On the other hand, little could have been more serious than ÿçuré, a fanfare-as-isorhythmic-motet. Commissioned for the 25th anniversary of the Friends of Music at Guilford, it was received with complete hostility. A comparison of the score and the recording will reveal the myriad errors, but it's the story of the days up to the premiere itself that are most scandalous. Stevie and I had been hiking in the Grand Canyon for a week, driving back to Vermont in time for the dress rehearsal the day before. The orchestra -- mostly volunteer professionals -- had a new conductor, and the rehearsals were out of hand already as the musicians put her to the test as a new conductor coming from the choral realm to the orchestral scene ... and a female. ÿçuré was the ultimate test of musical coordination and cooperation, as it had changing tempi that were metrically linked, difficult parts, and split the orchestra into two chamber ensembles besides. Upon arriving in Guilford, we noticed a kind of chill. Our reception was not open-armed. No provisions had been made. We slept the night outdoors in our camping tent. The dress rehearsal was tense and the conductor (who several years later remarked after my performance of David Gunn's The Troll's Awful Curse that I was actually funny) avoided me. I learned that the previous week's rehearsal had gone badly, with performers walking out after a food fight of balled-up ÿçuré parts being thrown across the room. By performance day, it was little better -- and in truth, I still didn't know why. Attempts at socializing failed. When we sat down at one of the communal tables at lunch, the musicians stood up en masse and moved to other tables. Even at the performance, when the orchestra seating had to be reset for the double ensemble, the players stood in place as if I didn't exist so that I needed to move the chairs around their bodies. As the performance began, the first violinist laughed aloud. A few measures later the oboe put down her instrument for most of the piece. At the conclusion, there was a stunned silence -- followed by an embarrassing (to the musicians) standing ovation. We returned home quickly, where I brooded for weeks. It had become my one crushing scandale.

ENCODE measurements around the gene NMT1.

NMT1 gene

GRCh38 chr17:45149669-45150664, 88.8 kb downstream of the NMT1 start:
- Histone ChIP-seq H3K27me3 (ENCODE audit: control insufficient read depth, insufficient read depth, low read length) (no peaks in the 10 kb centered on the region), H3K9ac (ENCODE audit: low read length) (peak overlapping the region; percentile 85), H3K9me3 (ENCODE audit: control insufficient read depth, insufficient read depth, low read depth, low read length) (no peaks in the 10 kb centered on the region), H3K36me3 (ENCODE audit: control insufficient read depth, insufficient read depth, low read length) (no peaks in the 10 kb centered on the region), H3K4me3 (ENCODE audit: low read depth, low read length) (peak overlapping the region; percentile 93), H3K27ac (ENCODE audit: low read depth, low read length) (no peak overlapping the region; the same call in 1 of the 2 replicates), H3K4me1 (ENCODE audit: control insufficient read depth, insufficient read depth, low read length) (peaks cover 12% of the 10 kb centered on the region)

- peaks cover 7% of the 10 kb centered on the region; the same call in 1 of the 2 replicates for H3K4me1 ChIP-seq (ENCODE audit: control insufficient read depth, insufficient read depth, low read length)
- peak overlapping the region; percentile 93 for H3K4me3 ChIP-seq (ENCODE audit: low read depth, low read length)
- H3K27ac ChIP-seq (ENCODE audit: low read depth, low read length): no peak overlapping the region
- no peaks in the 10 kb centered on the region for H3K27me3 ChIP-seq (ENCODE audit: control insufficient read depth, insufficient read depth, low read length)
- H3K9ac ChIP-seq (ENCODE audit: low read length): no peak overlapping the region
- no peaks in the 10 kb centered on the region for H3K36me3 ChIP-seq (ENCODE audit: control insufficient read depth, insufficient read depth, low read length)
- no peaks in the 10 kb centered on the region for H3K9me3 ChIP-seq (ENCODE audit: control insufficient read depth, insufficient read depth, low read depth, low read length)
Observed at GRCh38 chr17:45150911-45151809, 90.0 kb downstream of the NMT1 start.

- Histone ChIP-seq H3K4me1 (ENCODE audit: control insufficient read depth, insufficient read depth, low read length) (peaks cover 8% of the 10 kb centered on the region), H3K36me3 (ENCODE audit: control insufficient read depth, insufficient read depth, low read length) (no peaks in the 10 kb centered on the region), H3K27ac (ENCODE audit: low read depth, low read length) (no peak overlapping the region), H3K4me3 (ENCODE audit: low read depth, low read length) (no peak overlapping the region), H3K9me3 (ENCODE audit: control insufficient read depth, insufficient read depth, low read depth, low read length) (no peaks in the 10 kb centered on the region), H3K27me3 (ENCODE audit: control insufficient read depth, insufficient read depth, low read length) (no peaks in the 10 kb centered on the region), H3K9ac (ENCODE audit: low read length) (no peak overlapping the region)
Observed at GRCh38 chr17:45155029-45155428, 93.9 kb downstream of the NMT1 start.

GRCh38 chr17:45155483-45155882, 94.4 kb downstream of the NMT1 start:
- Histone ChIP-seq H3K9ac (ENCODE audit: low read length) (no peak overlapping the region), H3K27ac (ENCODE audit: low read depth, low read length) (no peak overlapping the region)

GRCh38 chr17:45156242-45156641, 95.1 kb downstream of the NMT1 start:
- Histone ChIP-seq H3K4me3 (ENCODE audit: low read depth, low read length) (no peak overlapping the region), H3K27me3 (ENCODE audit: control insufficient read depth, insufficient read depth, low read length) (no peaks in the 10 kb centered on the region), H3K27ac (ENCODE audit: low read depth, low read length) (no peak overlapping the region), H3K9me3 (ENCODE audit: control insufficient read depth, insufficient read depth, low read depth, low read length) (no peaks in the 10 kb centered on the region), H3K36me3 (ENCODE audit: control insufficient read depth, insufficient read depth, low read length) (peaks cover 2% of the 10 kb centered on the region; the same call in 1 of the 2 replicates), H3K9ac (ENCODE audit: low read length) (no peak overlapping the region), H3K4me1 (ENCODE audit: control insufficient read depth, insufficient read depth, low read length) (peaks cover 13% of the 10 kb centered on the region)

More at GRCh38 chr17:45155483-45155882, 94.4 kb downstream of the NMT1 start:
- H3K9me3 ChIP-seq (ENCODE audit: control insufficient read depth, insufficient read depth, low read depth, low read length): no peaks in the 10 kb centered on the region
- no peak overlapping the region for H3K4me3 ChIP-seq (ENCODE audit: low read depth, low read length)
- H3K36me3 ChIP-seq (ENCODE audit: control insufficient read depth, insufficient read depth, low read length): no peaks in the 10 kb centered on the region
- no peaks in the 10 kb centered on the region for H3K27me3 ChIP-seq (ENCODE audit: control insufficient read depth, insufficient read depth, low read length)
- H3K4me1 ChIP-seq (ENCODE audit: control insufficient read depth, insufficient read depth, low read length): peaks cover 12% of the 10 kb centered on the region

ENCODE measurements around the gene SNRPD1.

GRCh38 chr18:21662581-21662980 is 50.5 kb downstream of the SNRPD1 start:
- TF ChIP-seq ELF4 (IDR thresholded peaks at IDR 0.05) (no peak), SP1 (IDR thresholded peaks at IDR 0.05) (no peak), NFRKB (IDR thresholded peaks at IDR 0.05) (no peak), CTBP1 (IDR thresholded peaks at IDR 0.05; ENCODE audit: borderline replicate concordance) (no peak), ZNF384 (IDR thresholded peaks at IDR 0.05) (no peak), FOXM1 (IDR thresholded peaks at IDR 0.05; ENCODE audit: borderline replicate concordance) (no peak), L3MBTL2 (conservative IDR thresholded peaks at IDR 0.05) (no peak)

Softening Cries, 1991

Despite the failure of ÿçuré, I received a commission from Lou Calabro at the Sage City Symphony in Bennington -- Lou's last commission before his death. With a full orchestra, I knew that it would be possible to explore density effectively, and I wanted to do that. A string quartet was extracted from the orchestra and played a single chorale stretched across the 25-minute length. The rest of the upper strings played diminishing repeating figures. Woodwinds created sound-clouds. Melodies danced in the low winds and brass. Cymbals were bowed, harmonics sounded from the lower strings. It had the orchestral underpinnings of a kind of Sibelius-gone-Xenakis. The performance of Cries (taken over by Larry Read after Lou's death) was shimmering.

I wrote about Cries in 1992, when I was much closer to the process of composition: "Binding the movement together is an ostinato, perpetuo, dissonant, chordal rhythm with accelerating changes in the string ensemble. These pulses sit on one harmony for some time at the outset, but increase their change (and hence their energy) as they proceed toward the middle. The process reverses, as do the harmonies, from the middle to the end, providing a very clear (but largely inaudible) mirrored curve of energy. The second process is a dream-suspended F major (!) chorale of 42 notes, which is pulled across the entire 15-minute movement, with its chord-to-chord modulations stretching and shrinking via prime numbers 17 to 43, chosen without interest in the (again) common time barring, and intended as a kind of Greek-chorus-gone-autistic in its maddened introspection. Constantly reshuffling groups of low instruments play homophonic, quasi-tonal chorales or melodic segments in complex relationship to the basic beat, but which are, with respect to themselves, in simple rhythms of 3, 5, 7 and 9. Counterposed to these processes and layerings are woodwinds which cry in expanding and contracting waves of sliding chromatic expressions ... Through strict attention to certain automatic processes and with rhythmic detail emphasized for individual parts, a free-flowing, floating sonority is created."


The composition of Softening Cries was done in April 1991. Late that fall, we left for Europe at the invitation of Clarence Barlow, where Stevie began to feel respect as a midwife and I began to feel a similar respect as a composer. Although Cries was copied at Clarence's kitchen table and I missed the feel of Cologne for it, the European experience pushed me into new compositional ideas and a firm sense that my feelings of inferiority as a composer were ill-founded.

More tomorrow.

Green Mountain Micro staff in halcyon days
Green Mountain Micro in halcyon days, at a trade show, ca. 1984: Me, Joanne Trottier, and Steve Lusk.